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“Absolutely over the moon” Corofin musician allowed off Ruby Princess

AFTER over a month of waiting to get off cruise ship Ruby Princess in Sydney, Corofin musician Killian Shannon was allowed to disembark on Tuesday, and he is expected home in the coming days. Almost 2,700 passengers were allowed leave the ship in March, some of them quite ill, and the ship has been identified as one of the biggest sources of infection in Australia. More than 20 people who had been on board it have now perished due to Covid-19. The ship arrived into Sydney on March 19, and Killian was one of the crew members who tested positive for the disease while on board. He spent weeks in strict quarantine on the ship, and when he finally managed to get back on dry land on Tuesday, he was elated. “Oh my God! Absolutely over the moon! It all happened very, very quickly, we were only told very late on to keep it away from the media. If it …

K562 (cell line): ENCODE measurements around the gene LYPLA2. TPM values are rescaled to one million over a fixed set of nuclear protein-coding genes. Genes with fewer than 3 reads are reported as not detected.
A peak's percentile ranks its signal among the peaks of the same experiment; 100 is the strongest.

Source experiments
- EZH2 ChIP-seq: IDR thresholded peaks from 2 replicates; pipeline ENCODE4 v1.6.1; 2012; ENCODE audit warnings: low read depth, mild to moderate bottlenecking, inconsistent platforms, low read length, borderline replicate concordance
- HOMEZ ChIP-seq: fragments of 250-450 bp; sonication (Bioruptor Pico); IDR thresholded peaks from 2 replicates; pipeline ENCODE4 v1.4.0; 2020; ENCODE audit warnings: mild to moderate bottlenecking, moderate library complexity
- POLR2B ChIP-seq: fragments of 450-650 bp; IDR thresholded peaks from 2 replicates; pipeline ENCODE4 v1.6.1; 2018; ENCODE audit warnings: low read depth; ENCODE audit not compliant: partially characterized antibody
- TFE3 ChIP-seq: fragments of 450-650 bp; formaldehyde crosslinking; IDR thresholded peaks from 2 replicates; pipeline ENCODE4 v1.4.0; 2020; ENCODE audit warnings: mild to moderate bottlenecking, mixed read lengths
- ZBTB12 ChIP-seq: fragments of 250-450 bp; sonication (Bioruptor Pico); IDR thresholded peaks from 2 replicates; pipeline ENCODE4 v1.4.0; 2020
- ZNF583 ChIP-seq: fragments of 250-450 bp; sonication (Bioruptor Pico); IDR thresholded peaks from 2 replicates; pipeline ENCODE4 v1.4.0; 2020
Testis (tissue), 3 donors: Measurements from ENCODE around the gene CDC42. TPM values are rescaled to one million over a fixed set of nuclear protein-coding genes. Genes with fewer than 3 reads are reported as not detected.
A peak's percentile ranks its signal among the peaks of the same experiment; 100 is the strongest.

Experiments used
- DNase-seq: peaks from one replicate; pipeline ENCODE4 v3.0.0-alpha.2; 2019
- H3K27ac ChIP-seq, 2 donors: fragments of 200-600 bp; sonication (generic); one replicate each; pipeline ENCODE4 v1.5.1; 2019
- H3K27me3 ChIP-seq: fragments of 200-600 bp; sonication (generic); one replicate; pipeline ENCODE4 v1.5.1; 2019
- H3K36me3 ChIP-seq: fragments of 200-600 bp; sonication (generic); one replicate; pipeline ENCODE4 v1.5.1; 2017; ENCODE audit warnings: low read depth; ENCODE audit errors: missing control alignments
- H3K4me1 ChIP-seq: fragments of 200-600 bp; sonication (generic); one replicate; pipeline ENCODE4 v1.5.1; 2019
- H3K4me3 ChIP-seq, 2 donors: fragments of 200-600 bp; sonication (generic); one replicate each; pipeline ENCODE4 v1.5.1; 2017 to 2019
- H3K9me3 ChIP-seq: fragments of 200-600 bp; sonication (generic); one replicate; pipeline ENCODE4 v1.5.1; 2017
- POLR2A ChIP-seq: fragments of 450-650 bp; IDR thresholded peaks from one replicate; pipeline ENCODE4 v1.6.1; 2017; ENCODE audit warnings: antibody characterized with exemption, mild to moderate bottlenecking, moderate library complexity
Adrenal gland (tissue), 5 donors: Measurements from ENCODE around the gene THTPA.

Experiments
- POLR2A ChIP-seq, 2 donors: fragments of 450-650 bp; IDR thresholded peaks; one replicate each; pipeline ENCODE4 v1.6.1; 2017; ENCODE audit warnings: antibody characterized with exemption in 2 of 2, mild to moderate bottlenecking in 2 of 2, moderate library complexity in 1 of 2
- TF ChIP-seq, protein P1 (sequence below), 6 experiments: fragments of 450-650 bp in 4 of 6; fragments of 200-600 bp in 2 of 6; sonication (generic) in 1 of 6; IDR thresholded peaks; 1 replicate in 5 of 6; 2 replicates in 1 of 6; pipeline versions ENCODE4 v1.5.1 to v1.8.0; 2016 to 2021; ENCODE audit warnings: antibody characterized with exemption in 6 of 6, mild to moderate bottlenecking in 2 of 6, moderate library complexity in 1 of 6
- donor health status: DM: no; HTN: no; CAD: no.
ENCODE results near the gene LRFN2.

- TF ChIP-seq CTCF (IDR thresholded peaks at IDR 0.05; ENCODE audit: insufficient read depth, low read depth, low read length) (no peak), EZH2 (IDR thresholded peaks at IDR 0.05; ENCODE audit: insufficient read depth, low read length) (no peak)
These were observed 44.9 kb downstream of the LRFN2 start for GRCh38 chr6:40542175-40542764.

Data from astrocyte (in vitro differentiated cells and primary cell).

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When the masses went online…

WHILE the technology to do it fairly easily has been available for several years now, it is only since the onset of Covid-19 that broadcasting of masses online has become commonplace and the reaction from the Clare faithful has been quite positive. For many years now the numbers attending religious ceremonies has been falling, and the enthusiasm for watching them at home may give some encouragement to the Church. Shannon parish priest Father Arnold Rosney said that since the restrictions have been in place many people have viewed the masses he has put online. “We’re doing it every morning at 10am, using the facilities of the webcam, the parish radio and I put it on Facebook live as well, which is a huge attraction for a lot of people. We find that all three are getting big numbers, particularly on a Sunday morning. “To give you an example there were over 3,000 on Monday morning. The average could be 1,500 …